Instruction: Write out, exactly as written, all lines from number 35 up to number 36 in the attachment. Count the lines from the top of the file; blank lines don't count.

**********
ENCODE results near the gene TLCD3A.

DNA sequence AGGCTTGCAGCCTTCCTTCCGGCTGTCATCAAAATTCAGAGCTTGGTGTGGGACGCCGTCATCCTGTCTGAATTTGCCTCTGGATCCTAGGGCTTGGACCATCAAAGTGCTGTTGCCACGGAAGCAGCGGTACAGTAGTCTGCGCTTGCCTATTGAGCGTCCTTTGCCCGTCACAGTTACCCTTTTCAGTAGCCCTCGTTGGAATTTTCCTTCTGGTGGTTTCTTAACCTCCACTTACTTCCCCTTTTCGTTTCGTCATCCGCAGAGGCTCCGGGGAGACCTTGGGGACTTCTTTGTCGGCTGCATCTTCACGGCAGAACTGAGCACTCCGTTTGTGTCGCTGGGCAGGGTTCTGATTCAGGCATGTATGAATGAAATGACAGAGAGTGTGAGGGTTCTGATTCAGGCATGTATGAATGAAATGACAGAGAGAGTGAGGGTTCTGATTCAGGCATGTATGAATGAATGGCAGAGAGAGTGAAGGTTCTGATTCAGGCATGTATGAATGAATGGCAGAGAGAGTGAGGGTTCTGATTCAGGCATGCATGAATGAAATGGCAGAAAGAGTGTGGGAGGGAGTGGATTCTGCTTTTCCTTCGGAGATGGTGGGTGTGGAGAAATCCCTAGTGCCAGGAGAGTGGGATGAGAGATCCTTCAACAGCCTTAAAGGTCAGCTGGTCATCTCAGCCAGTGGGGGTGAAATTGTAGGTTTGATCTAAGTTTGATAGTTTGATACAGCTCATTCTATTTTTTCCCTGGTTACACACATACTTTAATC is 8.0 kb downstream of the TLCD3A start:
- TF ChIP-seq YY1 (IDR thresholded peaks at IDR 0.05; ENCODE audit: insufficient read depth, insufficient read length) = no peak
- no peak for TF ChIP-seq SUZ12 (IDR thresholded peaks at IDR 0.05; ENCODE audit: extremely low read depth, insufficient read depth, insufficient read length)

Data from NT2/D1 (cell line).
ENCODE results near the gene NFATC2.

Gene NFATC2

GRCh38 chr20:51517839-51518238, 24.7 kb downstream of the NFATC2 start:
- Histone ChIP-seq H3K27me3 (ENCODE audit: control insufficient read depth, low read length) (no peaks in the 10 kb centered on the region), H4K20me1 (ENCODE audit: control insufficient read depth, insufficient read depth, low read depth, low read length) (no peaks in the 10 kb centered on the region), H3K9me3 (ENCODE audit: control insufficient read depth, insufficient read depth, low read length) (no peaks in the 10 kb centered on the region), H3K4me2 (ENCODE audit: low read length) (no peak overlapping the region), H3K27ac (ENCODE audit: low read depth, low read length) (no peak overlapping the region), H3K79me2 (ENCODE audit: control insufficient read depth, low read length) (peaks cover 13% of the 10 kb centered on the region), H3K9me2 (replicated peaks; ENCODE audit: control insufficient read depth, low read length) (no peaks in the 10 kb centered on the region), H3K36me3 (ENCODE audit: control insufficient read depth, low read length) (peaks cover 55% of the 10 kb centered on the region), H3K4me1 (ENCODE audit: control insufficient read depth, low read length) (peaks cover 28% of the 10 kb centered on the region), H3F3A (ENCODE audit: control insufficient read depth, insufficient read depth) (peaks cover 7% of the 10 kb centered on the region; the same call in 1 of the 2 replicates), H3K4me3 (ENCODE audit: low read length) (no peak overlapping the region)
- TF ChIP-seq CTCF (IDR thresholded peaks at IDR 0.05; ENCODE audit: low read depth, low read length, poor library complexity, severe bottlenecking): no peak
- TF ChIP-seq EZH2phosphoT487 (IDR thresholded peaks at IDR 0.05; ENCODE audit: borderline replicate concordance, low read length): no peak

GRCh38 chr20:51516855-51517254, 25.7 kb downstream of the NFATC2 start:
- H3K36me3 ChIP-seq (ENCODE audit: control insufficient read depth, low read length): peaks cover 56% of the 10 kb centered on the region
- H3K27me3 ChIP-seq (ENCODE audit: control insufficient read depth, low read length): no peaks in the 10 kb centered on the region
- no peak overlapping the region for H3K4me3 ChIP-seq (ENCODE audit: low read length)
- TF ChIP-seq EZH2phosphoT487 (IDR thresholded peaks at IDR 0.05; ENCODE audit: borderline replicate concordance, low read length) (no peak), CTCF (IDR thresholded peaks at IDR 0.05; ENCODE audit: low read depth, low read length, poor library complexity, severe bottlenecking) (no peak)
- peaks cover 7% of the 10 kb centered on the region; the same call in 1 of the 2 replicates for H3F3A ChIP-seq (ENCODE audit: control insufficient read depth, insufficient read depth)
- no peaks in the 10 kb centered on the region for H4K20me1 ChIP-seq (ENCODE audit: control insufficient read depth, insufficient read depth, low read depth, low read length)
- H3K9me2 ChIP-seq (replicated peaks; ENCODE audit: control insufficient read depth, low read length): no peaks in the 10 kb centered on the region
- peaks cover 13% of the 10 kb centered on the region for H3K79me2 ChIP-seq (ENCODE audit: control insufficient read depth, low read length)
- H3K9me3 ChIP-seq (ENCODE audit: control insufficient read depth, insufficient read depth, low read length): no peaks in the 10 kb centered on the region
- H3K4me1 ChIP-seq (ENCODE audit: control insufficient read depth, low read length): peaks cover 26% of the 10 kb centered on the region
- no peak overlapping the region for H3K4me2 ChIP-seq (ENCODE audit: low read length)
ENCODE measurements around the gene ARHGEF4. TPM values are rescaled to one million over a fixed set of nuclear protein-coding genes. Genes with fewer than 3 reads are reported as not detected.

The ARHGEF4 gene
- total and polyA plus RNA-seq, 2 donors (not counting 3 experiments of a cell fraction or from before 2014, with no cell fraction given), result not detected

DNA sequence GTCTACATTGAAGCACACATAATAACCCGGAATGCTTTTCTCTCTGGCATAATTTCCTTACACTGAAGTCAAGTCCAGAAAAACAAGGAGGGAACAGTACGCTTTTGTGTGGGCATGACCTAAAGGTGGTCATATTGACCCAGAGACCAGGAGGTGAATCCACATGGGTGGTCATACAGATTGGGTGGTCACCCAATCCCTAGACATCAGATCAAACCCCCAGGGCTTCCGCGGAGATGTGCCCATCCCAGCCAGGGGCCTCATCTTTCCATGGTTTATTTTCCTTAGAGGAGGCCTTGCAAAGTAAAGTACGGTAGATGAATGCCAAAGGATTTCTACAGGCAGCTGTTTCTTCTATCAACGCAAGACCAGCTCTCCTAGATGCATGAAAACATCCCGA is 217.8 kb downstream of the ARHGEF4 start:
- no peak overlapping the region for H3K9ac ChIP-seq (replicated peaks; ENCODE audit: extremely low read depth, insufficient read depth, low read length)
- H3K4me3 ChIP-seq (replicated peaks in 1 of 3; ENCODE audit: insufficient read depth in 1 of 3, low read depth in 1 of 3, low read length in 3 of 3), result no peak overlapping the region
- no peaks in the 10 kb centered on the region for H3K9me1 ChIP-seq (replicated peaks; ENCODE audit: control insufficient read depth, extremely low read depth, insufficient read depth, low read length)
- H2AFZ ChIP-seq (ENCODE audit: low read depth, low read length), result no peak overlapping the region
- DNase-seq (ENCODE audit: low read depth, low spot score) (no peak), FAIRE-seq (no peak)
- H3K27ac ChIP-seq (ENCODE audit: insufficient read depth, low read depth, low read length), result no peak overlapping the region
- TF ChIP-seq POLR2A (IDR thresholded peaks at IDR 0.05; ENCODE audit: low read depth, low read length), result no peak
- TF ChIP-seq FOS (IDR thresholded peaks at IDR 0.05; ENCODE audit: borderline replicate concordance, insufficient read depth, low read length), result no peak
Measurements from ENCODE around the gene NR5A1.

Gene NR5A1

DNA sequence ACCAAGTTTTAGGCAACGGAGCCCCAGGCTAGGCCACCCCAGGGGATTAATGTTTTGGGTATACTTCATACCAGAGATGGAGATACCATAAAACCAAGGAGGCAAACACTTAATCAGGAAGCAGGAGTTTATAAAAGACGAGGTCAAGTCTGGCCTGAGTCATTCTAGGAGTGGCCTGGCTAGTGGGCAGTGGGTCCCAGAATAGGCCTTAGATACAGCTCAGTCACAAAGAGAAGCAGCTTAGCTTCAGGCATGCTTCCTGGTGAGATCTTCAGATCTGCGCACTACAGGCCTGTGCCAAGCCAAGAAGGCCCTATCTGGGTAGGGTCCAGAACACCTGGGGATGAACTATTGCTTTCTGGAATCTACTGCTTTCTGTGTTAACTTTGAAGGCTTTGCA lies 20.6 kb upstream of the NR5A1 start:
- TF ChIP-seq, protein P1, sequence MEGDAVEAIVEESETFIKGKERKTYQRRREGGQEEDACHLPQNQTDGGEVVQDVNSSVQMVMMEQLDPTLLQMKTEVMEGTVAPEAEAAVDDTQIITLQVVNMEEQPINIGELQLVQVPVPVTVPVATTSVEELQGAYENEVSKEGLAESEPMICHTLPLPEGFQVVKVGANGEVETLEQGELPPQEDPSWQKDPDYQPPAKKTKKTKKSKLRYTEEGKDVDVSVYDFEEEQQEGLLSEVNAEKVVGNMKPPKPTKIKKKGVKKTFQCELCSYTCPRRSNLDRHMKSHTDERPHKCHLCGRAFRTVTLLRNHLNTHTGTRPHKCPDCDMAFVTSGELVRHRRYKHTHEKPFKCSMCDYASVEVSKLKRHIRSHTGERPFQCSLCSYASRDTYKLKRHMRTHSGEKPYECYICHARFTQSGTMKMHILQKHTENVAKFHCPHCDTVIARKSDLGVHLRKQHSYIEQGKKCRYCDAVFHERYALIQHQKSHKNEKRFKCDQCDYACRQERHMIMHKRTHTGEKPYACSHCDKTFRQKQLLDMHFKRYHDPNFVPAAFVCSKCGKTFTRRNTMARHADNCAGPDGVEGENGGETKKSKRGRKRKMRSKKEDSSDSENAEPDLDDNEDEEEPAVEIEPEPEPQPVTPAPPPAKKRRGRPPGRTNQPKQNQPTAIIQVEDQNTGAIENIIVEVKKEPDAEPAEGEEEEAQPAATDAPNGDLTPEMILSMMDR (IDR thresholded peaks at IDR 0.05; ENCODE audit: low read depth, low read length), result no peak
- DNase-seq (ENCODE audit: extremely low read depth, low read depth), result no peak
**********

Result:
- TF ChIP-seq FOS (IDR thresholded peaks at IDR 0.05; ENCODE audit: borderline replicate concordance, insufficient read depth, low read length), result no peak
Measurements from ENCODE around the gene NR5A1.